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ORNL project earns top honor from Southeast tech transfer group
OAK RIDGE, Tenn.,
Nov. 3, 2004
A technology that can scan living small animals and other biological objects has been honored as project of the year by the Southeastern Region of the Federal Laboratory Consortium.
The MicroCAT X-ray micro-computed tomography for biological research was named as the top project in the Southeast during the organization's Oct. 28 dinner in Orlando, Fla.
The FLC promotes technology commercialization among federal laboratories.
The MicroCAT technology enables mice and other small creatures to be screened for tumors and genetic study while they are still alive. The technology provides three-dimensional images of the subject being studied. The device saves time and money because biologists can screen subjects individually for internal mutations in seven to 20 minutes without sacrificing and dissecting the animals. They can be examined repeatedly. Cell research can also be conducted with this device.
The technology was developed by Shaun Gleason and Michael Paulus of ORNL's Engineering Science and Technology Division. The project is funded by DOE's Laboratory Directed Research and Development program.
Other members of the team are Derek Austin, Miljko Bobrek, Gary Alley, Kenneth Tobin and Chris McKinney of the Engineering Science and Technology Division.
Two other ORNL technologies earned Excellence in Technology Transfer Awards from the regional organization. They are the AquaSentinel real-time water supply protection monitor and the photo-molecular comb biomolecular separator.
The AquaSentinel system was developed as real-time in-the-field detection technology for water testing and for safeguarding large-scale domestic primary drinking water supplies. The availability of such systems will help ensure the safety of water supply systems across the United States.
The research was sponsored by DOE's Basic Energy Sciences program, the Defense Advanced Research Projects Agency and United Defense LP.
ORNL researchers involved with this project are Elias Greenbaum, Miguel Rodriguez, Charlene Sanders of ORNL's Chemical Sciences Division, David Hill of the Metals and Ceramics Division, Richard L. Stouder of the National Security Directorate and Mark Reeves of the Technology Transfer and Economic Development Directorate. Also working on the project was John D. Harrell of the Instrumentation Control Group.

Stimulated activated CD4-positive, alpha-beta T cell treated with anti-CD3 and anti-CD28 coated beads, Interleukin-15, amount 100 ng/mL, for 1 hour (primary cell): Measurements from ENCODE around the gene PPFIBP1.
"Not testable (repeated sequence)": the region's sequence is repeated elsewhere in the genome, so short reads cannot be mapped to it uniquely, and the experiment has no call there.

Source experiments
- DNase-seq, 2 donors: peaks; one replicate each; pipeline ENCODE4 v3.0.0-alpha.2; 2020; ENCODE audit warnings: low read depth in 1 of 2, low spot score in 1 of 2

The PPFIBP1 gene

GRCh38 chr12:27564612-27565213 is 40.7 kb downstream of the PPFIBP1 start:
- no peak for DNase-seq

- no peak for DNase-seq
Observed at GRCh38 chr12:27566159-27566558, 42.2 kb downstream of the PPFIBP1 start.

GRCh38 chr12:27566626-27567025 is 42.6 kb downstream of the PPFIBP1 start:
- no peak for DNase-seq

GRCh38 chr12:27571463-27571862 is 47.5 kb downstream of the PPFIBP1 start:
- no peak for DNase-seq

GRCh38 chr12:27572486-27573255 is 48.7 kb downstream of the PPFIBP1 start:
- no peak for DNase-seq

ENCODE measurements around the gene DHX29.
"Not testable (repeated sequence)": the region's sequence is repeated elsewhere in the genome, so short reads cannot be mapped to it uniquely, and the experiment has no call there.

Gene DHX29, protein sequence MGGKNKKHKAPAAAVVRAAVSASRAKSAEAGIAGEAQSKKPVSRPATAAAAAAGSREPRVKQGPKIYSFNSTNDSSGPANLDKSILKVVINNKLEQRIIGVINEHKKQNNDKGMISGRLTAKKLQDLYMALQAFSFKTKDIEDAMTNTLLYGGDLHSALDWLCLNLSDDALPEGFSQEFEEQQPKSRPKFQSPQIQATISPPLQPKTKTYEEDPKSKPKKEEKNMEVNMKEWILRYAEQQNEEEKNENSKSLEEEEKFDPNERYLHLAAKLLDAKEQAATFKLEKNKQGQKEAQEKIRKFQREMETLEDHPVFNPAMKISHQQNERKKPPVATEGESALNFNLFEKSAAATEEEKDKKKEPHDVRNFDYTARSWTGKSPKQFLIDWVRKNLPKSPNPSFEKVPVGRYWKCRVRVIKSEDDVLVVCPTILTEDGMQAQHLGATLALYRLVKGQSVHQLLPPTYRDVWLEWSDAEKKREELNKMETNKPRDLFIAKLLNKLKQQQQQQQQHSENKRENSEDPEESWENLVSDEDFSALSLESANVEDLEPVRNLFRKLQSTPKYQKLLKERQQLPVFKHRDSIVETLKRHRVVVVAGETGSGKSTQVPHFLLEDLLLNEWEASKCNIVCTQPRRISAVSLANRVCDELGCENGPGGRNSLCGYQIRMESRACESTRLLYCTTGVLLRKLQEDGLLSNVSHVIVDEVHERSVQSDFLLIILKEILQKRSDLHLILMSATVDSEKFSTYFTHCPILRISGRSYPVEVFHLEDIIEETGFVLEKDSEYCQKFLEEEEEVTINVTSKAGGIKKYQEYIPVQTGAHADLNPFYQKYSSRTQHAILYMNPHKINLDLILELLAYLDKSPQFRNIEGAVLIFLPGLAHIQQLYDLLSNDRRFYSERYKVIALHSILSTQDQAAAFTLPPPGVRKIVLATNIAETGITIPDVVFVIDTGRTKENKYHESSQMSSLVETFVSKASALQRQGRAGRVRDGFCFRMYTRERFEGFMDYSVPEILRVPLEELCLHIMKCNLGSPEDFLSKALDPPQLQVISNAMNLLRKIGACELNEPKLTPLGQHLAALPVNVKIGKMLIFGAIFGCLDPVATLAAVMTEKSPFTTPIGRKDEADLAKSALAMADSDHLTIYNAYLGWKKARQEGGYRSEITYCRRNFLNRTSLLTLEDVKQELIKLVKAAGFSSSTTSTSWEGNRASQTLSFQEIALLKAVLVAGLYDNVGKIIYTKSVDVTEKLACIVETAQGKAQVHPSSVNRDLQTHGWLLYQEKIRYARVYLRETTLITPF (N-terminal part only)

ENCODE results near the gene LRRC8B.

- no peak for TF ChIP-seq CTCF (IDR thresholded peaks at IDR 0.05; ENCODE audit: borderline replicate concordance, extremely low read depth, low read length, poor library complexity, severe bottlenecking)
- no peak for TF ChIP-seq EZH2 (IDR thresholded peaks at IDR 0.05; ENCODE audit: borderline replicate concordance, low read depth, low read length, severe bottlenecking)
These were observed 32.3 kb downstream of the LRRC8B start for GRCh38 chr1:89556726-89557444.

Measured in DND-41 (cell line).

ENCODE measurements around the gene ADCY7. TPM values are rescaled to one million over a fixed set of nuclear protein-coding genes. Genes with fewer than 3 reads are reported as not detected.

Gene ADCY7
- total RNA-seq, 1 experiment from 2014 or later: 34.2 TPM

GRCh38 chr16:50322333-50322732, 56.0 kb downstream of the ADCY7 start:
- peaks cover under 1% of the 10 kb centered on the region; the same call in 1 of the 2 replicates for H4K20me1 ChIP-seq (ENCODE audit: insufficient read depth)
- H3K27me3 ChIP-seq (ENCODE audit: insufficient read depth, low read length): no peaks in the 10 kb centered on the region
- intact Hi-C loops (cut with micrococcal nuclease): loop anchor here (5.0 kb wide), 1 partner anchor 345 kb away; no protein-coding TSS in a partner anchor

The photo-molecular comb technology uses a light-induced charge on a semiconductor liquid interface to transport biological molecules on the surface of a microchip, illuminating the semiconductor with a low-cost light source. This movement results in fast and accurate biomolecular separations with unprecedented versatility.
The project is a joint effort with Protein Discovery, along with funding from DOE's Office of Biological and Environmental Research. ORNL researchers working on this project are Thomas Thundat, Gilbert Brown, Thomas Ferrell, Robert Warmack and Russ Miller. Protein Discovery researchers involved are Charles Witkowski, Jay Harkins, Dean Hafeman and Killian Dill.
Earning honorable mention for excellence in technology transfer were the MicroTrap MS microscale ion-trap mass spectrometer and the miniature californium-252 neutron source for cancer therapy.
The microtrap mass spectrometer is a microscale ion trap device that can analyze the composition of a substance through miniature chemical sensing technology. A battery-powered hand-held prototype has been constructed. ORNL researcher William Whitten has worked on this project along with David Strand of the Protasis Corp. The research is sponsored by DOE, the National Nuclear Security Administration, Office of Nonproliferation Research and Engineering.
The miniature californium-252 neutron source for cancer therapy will enable physicians to insert a tiny radiation source through a catheter, delivering high-intensity neutron radiation directly to a tumor site with more impact than existing technology. Isotron, of Norcross, Ga., funded the research through a cooperative research and development agreement. The californium-252 was provided by DOE's Californium Industrial/University Sales/Loan Program – part of the Isotope Production and Distribution Program.
The technology was developed by Rodger Martin of the Metals and Ceramics Division, Ian Gross of the Nuclear Science and Technology Division, Larry Pierce of the Facilities and Operations Directorate and Mark Reeves and Russ Miller of the Technology Transfer and Economic Development Directorate, and Manfred Sandler of Isotron.
ORNL is managed by UT-Battelle for the Department of Energy.